Enron maintained a rather typical 401(k) plan for a company of its size. It offered 20 investment options, its own stock being one. It matched 50 percent of employee contributions-up to 6 percent of a salary-with Enron stock. Workers couldn't sell shares their employer gave them until they turned 50, a common restriction for gifted stock. They were not prohibited from selling stock they purchased. At the end of 2000, 62 percent of the value of employee 401(k) accounts was held in Enron stock. (This is risky but not unique. Procter & Gamble's fund is 95 percent company stock, Abbott Laboratories' is 90 percent, Pfizer's is 86 percent, and Coca-Cola's is 82 percent.)
In early 2001 Enron decided to contract out its 401(k) administration to an outside company. The transfer required a freezing of accounts, which took place over 11 trading days, from October 29 through November 12. Enron's stock was at $13.81 when it froze the accounts. By the time 401(k) investors could sell again, the stock was at $9.98.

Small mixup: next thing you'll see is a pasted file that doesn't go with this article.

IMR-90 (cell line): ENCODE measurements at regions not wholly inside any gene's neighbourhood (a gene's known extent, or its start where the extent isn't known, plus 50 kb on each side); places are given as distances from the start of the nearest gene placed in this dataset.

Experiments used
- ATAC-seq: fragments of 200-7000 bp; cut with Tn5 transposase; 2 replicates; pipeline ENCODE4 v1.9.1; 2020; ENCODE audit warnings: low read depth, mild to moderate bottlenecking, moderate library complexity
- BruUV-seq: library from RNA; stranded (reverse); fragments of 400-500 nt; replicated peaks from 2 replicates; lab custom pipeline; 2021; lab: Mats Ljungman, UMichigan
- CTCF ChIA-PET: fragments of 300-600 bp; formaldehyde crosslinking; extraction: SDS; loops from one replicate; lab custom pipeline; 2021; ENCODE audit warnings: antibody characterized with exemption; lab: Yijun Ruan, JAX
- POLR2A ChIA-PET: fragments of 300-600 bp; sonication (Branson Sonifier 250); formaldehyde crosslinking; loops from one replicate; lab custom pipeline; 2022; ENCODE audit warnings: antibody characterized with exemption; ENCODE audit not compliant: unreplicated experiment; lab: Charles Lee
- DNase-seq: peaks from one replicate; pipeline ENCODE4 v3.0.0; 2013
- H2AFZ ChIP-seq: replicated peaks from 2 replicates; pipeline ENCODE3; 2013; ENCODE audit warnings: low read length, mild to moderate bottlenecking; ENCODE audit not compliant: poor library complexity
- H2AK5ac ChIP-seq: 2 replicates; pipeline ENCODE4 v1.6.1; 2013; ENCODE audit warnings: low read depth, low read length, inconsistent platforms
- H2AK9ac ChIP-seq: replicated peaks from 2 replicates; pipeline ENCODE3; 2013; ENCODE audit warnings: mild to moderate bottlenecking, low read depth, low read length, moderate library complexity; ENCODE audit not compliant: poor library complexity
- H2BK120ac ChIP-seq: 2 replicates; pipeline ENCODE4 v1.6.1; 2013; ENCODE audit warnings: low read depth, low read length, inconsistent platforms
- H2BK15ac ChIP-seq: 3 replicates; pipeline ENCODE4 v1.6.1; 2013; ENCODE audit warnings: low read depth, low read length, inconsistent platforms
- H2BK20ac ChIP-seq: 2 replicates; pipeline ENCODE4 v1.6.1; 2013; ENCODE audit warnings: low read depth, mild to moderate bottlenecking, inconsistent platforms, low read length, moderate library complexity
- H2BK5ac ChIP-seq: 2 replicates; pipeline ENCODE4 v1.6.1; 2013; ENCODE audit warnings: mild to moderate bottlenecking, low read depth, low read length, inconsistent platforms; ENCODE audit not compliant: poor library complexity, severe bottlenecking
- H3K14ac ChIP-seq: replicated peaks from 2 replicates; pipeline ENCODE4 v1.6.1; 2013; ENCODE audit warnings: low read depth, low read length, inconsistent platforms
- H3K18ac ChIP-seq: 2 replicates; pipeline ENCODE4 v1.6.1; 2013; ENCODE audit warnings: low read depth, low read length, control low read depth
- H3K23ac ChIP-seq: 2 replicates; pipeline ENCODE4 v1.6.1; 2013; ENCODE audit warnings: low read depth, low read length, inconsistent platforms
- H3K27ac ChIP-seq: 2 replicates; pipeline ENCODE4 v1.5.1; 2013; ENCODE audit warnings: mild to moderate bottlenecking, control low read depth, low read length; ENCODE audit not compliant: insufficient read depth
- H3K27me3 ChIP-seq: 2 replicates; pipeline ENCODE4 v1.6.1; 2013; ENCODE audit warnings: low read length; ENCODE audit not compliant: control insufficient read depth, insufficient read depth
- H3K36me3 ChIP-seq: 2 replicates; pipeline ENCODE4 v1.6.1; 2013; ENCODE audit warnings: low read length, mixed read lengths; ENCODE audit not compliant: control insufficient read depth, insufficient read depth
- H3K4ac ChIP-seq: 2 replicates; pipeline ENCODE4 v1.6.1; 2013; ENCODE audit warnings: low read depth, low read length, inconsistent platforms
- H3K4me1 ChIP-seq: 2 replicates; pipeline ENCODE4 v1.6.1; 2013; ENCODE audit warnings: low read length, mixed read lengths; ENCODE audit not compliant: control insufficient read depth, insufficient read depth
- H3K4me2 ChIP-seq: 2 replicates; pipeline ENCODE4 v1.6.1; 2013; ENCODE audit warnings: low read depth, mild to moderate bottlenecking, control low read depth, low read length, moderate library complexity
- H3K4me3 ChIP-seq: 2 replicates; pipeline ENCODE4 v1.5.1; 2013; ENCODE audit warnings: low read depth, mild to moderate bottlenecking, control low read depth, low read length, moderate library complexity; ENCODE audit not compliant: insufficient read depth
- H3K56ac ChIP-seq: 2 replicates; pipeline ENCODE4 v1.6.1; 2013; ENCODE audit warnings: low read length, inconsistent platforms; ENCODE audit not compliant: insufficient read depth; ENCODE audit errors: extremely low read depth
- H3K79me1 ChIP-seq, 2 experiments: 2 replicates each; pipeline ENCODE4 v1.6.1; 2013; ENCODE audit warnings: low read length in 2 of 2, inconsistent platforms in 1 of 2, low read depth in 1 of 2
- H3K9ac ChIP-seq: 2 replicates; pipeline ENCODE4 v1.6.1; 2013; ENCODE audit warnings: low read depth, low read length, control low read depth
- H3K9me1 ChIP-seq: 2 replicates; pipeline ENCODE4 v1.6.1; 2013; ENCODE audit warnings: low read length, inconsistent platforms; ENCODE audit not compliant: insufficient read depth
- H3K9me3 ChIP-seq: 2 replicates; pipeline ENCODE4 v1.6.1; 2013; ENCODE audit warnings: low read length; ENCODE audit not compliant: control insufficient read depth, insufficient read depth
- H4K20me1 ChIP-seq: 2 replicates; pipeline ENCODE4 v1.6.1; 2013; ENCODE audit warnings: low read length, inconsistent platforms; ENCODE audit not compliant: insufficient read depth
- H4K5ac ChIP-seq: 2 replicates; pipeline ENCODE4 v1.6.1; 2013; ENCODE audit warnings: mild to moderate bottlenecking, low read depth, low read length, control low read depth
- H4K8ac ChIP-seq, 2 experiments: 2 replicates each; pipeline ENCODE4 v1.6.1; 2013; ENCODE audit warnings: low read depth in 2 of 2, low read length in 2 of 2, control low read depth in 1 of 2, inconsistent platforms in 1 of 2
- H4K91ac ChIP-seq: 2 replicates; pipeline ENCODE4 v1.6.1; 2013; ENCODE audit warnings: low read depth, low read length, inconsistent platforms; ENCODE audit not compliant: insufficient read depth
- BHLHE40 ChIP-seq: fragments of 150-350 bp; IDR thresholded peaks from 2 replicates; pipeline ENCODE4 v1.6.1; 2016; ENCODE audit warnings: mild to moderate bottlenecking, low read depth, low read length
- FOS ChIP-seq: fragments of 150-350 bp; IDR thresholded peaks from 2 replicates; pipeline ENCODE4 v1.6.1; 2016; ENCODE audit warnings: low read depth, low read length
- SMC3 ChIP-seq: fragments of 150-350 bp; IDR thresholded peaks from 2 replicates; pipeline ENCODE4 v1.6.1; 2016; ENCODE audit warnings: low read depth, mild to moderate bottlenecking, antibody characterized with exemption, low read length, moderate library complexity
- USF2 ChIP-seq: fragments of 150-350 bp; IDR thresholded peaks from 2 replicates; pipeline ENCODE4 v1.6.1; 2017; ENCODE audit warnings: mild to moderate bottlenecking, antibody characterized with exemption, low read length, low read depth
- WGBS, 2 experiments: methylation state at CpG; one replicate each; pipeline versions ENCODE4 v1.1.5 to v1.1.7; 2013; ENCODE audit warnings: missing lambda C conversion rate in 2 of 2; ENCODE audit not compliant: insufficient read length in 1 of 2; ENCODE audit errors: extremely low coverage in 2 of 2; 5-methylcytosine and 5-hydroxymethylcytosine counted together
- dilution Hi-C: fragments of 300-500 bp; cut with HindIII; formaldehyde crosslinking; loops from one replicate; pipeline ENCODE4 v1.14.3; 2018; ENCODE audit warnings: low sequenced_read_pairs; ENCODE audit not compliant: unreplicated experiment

Notice that the stock didn't "sink suddenly," as Press claims, from $83 to 26 cents. It experienced a long, well-deserved slide over a period of many months. The restrictions on selling the gifted Enron stock didn't apply to Padgett, Quinlan, or Thibaut, except for the 11-day freeze. "My children told me I should diversify," Thibaut told Fortune. "But all the mutual funds were going down, and I just kept going up."
"I've had some good advice," Quinlan said in the Post. "They told me [to diversify]. If I would have taken it…I would have been drawing good now."
These pesky details haven't kept Washington from its favorite sport: leveraging a disaster to push for more regulation. Some, like House Minority Leader Richard Gephardt (D-Mo.), who called for creating a "universal pension system" in his response to Bush's State of the Union address, are just blowing wind. (Pressed for details, a Gephardt aid replies, "That was just rhetoric for the speech.")
Others have put their plans on paper. Sens. Jon Corzine (D-N.J.) and Barbara Boxer (D-Calif.) want to restrict the amount of one company's stock in a 401(k) plan to 20 percent, slash the tax break that companies get for matching contributions with in-house stock, and dictate that any? gifted stock could be sold after 90 days. President Bush would make companies responsible for the value of the 401(k) plans during freezes, force plans to allow participants to sell company stock after three years, and allow companies to give financial advice to 401(k) participants.